# Can a vector equation of a line in 3 dimensions be expressed as $(x,y,z) = t(1,0,1) + (1-t)(4/3,-1/3,5/3)$?

This is a specific equation of course. It is an example. I am not sure if this was a mistake in the lecture series or some exotic way that I have not the smarts to figure out. Usually it is something like

$$r = (x,y,z) + t(x_0,y_0,z_0)$$

The first vector being a position vector and the second vector being the direction vector. Then the equation can be parameterized. No problem with that. But this one has me stumped, why would the professor do this? Can anyone guess the motivation or is it a mistake and I am too stupid to figure it out. It is a lecture on Multivariable calculus on u tube. ( I am trying to learn calculus on my own.) It is lecture # 6 at 27:23. ( Just in case someone is wondering why I am asking such a question:-) )

For sure it can.

For example, take two points in space $P_1$ and $P_2$, if we construct a line that joins them and choose one parameter $t$, for convenience that ranges $[0,1]$. And impose that for $t=0$ we must obtain point $P_1$ and for $t=1$ we must obtain the other, we can write without any loss of generality that any point $x$ in between can be expressed: $$x=t\,P_2 + (1-t)\, P_1 \qquad t\in[0,1]\tag{1}$$

This definition can be extended for any value of $t$, defining now a straight line in space, whose explicit form can be obtained from $(1)$ $$x=t\,P_2 + (1-t)\, P_1 =P_1 + (P_2-P_1)t \qquad t\in\mathbb{R}$$

This latter equation is the one you are familiar with.

• I was just typing this "same" answer. – Chickenmancer May 2 '17 at 13:58
• (I don't think this worth a full answer, so I'll just comment.) Another way to see the usual definition of a line to show up is to write down the three equations ( i.e. eq. (1) in HBR's answer above plus the other two), then eliminate $t$ and solve for $y,z$.What you'll get is $y,z$ as linear functions of $x$ in the familiar way. The reason not to do this is that 1) it's more cumbersome, and 2) you won't be able to represent lines like the $z$ axis in this way, since only one value of $x$ is allowed. The $t$-parametrization doesn't have this restriction. – Semiclassical May 2 '17 at 14:41
• In my first example, yes it is. But this idea can be extended for any value of $t$, I mean that you can use $t=-1$ or $t=10$. The point is that I began to explain what is a segment that links two points to later introduce a more general concept. Anyway.. I will edited the second (last) equation for better clarity. The main point here is the last equation, where I show yo how from your "misterious line" the usual equation is recovered. think the point $P_1$ as your point $(x,y,z)$ and $P_2-P_1$ as yout second point $(x_0,y_0,y_0)$ – HBR May 2 '17 at 19:45
• Forget the first equation, because it is the equation of a segment that begins from one point $P_2$ and ends into another point $P_2$ for $t\in[0,1]$. This first equation is clear because if we have a linear function of $t$, and for $t=0$, $P_1$ results and for $t=1$, $P_2$ results any $t$ in between will result in a point $P_3$ that is between the two points. But... what happens if $t$ is greater that 1? or $t$ is lower than 0? We do have another points that are in the direction of the segment line, $\textit{i.e.}$ we will have a straight line instead if $t\in(-\infty,\infty)$ – HBR May 2 '17 at 20:04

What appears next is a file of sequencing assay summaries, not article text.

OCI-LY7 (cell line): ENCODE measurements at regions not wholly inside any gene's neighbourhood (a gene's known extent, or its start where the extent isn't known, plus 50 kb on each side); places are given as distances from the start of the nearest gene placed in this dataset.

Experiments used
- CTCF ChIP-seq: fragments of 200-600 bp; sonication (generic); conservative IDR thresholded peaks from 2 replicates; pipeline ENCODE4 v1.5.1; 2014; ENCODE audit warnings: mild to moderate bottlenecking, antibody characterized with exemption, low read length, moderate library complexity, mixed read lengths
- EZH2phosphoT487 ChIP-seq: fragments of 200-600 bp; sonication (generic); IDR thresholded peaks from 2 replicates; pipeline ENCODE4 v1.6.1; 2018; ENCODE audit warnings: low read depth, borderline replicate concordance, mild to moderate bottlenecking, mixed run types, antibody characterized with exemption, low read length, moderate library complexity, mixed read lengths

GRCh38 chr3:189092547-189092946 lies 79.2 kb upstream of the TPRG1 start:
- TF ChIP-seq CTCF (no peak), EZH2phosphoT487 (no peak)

• The first equation is nothing but the preamble to the second one, the equation you asked for. It is like the problem to show how $3×2=6$ without explaining that $3+3=6$. Hope I have explained myself enough. – HBR May 2 '17 at 21:26

There are many different ways to represent 3D lines.

What you have here is a parametric form of the line representing all the points given a parameter $t \in \mathbb{R}$

• The linear interpolation between two points $${\bf r} = (1-t)\, {\bf r}_1 + t\, {\bf r}_2$$
• Or you can look at a point and direction $${\bf r} = {\bf r}_0 + t\, {\bf e}$$

But there are other representations. Without a parameter, but with equation(s) that need to be satisfied

• Point and direction

$$\frac{x-x_0}{e_x} = \frac{y-y_0}{e_y} = \frac{z-z_0}{e_z}$$

• Direction and moment vectors

$$\begin{matrix} L : \begin{Bmatrix} {\bf e} \\ {\bf r_0} \times {\bf e} \end{Bmatrix} & \mbox{or} & L :\begin{Bmatrix} {\bf r}_2 - {\bf r}_1 \\ {\bf r}_2 \times {\bf r}_1 \end{Bmatrix} \end{matrix}$$

• Intersection of two planes

$$\begin{matrix} {\bf r} \cdot {\bf n}_1 = d_1 \\{\bf r} \cdot {\bf n}_2 = d_2 \end{matrix}$$

• I am only interested in r = ( 1-t) + t r2 . What is that ???? can you please Isn't t restricted between 0 and 1? – Sedumjoy May 2 '17 at 19:43
• No $t$ can be anything between $-\infty$ to $+\infty$. If you arrange the line horizontally with point ${\bf r}_1$ to the left and point ${\bf r}_2$ to the right then if $t<0$ the point on the line is to the left of ${\bf r}_1$, when $0<t<1$ then between the points and if $t>1$ to the right of ${\bf r}_2$. – John Alexiou May 2 '17 at 20:05
• The position is a blend of the two fixed points. Like mixiing colors, you are mixing vectors. For example 30% of ${\bf r}_1$ and 70% of ${\bf r}_2$ is expressed as $${\bf r} = (1-0.3)\, {\bf r}_1 + 0.3\, {\bf r}_2$$ – John Alexiou May 3 '17 at 3:00
• I see the trick. they must add up to 1 so they fall on the line segment between the points by vector addition using r1 and r2 as position vectors and then you can extrapolate. I can see the utility now but only if you don't have an explicit direction vector and only have the two points. – Sedumjoy May 3 '17 at 19:49
• You got it now. – John Alexiou May 3 '17 at 19:56